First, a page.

Just like any proud momma, for Victoria Mercer, the hallways in her home are a diverse montage — acrylics, pottery, and watercolors are a few mediums on display — an accumulation from the many afternoons her children have spent with Nicole Ashton Martin at the Kindred Art and Folk Institute. One of Mercer’s favorite art pieces in her hallway is a painting titled The Soul Portrait — a visual representation of what her children find meaningful and important.

“Part of what Nicole [founder of the institute] does that is so unique and valuable for my kids, is that they are bringing much more home than a craft project,” Mercer said. “She really provides and facilitates some effort for the children to reflect, to think about who they are, and what they value, all through art. I think that’s pretty wonderful.”

For six years Mercer has watched her son Mac and daughter Stella grow and develop, intellectually and creatively through the institute — an organization fostering the arts by providing sustainable art education to individuals and families, with a mission to provide accessible art for the entire community. The institute offers a variety of classes and artistic mediums (all professional grade) for children ages five to 18, year-round.


“It’s amazing to know the impact it’s had on these kids’ lives and how it has formed them as humans. They hear that something can’t be done and they are the first to make it happen,” Ashton Martin said. “If that can start here, and slowly spread out into the world, that’s amazing.”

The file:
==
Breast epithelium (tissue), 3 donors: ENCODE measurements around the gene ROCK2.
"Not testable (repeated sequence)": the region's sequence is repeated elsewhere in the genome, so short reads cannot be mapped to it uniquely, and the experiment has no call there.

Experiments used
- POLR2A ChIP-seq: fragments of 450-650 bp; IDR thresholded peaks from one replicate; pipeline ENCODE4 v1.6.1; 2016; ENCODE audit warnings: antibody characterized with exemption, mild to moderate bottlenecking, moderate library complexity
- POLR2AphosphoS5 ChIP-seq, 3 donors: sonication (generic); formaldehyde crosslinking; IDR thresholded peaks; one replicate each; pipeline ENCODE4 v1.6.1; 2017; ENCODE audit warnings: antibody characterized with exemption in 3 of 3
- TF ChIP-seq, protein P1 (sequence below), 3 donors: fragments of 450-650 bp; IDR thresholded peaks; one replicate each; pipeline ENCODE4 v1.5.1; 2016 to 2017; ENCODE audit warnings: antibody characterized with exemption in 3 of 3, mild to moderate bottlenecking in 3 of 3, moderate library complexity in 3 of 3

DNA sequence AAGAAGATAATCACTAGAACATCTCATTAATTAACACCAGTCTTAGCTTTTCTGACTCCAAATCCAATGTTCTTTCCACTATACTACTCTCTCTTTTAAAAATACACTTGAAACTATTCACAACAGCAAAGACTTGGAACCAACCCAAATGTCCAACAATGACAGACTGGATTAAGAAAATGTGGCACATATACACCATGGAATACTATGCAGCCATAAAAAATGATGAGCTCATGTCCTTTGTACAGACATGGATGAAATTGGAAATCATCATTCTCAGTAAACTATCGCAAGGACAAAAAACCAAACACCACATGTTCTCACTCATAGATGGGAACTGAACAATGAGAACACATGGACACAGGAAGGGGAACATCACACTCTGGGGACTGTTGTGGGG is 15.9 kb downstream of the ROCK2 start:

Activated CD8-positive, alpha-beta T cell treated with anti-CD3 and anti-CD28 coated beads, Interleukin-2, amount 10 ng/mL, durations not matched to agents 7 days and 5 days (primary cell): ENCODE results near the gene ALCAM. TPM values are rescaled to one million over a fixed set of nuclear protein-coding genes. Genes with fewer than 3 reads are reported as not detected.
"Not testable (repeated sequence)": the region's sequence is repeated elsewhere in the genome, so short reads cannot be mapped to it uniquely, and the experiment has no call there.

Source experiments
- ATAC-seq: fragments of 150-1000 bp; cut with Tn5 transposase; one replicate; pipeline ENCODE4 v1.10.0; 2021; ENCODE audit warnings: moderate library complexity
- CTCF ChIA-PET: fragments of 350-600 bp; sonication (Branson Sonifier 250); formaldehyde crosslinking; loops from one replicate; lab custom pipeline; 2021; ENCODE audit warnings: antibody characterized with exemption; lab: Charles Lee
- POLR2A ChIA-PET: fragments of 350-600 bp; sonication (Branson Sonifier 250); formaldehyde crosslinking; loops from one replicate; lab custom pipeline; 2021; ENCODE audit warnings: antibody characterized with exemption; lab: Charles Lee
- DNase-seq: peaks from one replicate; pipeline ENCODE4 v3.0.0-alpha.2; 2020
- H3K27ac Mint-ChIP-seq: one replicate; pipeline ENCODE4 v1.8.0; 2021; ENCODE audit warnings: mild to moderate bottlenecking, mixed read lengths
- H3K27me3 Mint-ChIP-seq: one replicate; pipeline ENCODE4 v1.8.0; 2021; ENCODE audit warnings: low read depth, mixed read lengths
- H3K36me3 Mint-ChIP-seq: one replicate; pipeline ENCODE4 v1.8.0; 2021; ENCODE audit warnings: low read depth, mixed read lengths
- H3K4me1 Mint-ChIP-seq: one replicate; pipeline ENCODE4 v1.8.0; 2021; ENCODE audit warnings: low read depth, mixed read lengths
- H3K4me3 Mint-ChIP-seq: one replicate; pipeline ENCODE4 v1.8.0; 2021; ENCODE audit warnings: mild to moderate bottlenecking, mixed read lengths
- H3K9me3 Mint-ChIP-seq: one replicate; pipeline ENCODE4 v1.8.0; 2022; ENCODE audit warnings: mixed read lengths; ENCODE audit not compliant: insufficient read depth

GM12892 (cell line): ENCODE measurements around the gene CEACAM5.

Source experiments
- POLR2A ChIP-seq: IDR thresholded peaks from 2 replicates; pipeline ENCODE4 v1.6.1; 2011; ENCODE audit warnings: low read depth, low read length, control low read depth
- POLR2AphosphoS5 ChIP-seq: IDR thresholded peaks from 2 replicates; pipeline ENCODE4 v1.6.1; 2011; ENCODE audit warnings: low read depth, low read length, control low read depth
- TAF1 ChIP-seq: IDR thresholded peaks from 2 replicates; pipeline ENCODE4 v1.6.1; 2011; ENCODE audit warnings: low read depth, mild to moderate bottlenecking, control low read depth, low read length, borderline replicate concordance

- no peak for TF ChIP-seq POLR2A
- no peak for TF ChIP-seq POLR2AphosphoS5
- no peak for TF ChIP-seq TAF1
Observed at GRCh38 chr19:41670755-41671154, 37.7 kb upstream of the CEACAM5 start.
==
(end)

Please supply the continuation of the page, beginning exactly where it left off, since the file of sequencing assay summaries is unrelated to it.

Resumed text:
Currently, 28 percent of students at Kindred are in need of financial support. While Kindred doesn’t have traditional funding for scholarships, Ashton Martin explains that it’s not an option to turn a child away due to financial reasons. So, most of their funding comes through fundraising efforts, including their signature event — the Inspired Adventure Festival happening May 19, with all funds going toward at-risk youth scholarships, project supplies, and transportation for adventures outside of the studio.

“When you’re here in it [the festival], you can feel the love and joy,” said Ashton Martin.

Support the arts, its vitality in the community, and Kindred’s sixth anniversary. The festival, just like the organization, will have something for everyone — tie dye, a keychain making booth, button making, Henna tattoos, hula hoops, live music from Afrolicious, an urban art wall, and brews for the parents. Food vendors will be available, along with a lemonade and baked goods stand run by the kiddos.


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